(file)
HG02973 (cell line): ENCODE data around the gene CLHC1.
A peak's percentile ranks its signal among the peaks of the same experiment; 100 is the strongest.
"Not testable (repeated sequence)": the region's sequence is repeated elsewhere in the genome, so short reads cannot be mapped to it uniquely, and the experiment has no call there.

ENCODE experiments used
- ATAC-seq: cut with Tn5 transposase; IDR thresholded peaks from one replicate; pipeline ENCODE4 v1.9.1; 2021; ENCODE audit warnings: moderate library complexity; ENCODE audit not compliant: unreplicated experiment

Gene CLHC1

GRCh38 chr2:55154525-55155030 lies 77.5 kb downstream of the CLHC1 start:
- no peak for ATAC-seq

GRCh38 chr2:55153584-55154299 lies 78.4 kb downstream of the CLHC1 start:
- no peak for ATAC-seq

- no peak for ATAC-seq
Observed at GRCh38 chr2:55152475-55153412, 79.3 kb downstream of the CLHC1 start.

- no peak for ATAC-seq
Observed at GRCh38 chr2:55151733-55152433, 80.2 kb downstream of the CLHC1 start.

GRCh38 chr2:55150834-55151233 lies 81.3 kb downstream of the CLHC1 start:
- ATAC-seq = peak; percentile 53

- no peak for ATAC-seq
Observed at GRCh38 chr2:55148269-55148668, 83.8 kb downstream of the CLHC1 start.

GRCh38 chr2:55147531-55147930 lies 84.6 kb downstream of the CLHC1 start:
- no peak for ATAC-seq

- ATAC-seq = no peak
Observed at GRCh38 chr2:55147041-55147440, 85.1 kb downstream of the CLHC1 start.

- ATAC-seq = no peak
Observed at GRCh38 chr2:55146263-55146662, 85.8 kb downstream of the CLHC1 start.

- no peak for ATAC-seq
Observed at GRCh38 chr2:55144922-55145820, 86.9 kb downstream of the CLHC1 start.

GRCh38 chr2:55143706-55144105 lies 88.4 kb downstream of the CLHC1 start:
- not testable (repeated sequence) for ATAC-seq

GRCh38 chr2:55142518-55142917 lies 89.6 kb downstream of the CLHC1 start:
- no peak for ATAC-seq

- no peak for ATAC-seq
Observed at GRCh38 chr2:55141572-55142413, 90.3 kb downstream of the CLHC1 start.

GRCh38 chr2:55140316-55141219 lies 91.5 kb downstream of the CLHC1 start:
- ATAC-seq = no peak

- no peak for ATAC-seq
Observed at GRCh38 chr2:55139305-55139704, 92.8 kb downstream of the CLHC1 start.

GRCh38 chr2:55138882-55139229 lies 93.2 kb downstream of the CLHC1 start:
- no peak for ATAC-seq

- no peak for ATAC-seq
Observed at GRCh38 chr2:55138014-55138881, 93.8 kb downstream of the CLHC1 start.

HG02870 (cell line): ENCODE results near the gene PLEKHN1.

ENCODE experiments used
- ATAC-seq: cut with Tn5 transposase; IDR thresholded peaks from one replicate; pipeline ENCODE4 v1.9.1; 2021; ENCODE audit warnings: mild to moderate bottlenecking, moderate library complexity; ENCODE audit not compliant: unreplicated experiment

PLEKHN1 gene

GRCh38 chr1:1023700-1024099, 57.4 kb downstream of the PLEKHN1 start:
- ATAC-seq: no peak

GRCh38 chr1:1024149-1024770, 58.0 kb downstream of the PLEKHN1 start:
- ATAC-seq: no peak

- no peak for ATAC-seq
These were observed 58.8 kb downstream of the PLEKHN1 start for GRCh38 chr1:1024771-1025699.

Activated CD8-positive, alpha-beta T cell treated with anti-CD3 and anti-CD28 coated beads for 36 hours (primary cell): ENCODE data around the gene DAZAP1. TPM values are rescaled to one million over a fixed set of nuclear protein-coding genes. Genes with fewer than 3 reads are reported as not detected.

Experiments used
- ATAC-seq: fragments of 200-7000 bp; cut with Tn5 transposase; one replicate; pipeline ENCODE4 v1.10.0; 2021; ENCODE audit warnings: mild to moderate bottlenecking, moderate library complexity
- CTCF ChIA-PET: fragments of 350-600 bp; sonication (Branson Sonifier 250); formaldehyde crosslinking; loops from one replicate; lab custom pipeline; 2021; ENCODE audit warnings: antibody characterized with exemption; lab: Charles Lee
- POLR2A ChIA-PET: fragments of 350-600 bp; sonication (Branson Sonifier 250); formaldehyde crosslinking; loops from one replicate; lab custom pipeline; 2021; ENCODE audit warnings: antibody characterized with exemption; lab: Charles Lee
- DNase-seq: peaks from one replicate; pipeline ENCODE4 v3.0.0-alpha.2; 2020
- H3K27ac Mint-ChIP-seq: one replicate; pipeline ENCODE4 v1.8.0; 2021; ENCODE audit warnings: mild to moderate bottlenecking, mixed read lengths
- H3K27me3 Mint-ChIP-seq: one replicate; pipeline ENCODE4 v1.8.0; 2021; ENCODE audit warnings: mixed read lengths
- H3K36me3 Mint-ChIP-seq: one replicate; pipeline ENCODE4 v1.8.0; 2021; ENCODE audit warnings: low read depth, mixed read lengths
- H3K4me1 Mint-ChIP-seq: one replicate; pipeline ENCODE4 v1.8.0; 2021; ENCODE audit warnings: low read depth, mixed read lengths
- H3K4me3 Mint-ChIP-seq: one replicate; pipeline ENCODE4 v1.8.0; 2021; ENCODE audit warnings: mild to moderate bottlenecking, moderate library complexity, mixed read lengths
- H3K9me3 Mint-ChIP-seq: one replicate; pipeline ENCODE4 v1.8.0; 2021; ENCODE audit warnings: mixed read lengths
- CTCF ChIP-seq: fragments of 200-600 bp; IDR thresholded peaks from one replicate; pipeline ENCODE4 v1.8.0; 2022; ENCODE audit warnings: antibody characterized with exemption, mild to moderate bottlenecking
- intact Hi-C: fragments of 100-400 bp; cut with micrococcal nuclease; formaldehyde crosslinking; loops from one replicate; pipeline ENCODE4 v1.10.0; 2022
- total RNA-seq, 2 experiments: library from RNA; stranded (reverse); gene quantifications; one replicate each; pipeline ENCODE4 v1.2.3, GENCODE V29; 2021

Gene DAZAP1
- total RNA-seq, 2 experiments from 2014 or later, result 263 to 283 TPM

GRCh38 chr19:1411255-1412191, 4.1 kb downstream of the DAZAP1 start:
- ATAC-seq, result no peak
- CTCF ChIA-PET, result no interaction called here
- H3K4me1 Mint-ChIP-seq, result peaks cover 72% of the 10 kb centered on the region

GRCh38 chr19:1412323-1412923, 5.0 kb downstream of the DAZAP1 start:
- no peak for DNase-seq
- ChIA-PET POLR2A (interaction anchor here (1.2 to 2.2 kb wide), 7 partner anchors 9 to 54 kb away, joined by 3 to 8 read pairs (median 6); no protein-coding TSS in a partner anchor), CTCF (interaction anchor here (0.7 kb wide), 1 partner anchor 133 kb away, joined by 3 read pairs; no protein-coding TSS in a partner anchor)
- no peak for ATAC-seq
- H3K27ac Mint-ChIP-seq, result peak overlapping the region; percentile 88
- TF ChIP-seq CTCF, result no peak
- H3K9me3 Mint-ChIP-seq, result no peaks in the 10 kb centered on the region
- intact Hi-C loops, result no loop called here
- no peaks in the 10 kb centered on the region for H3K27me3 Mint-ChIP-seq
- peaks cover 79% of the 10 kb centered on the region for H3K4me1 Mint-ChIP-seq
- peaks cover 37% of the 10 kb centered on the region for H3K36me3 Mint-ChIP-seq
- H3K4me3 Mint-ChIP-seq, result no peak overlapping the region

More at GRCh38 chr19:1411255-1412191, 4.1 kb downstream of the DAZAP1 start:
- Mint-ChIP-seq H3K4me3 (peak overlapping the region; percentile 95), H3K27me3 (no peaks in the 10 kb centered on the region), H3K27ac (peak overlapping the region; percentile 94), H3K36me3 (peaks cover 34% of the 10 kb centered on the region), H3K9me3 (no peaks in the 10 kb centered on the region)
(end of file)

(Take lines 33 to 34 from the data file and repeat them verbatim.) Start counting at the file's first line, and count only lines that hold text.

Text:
GRCh38 chr2:55140316-55141219 lies 91.5 kb downstream of the CLHC1 start:
- ATAC-seq = no peak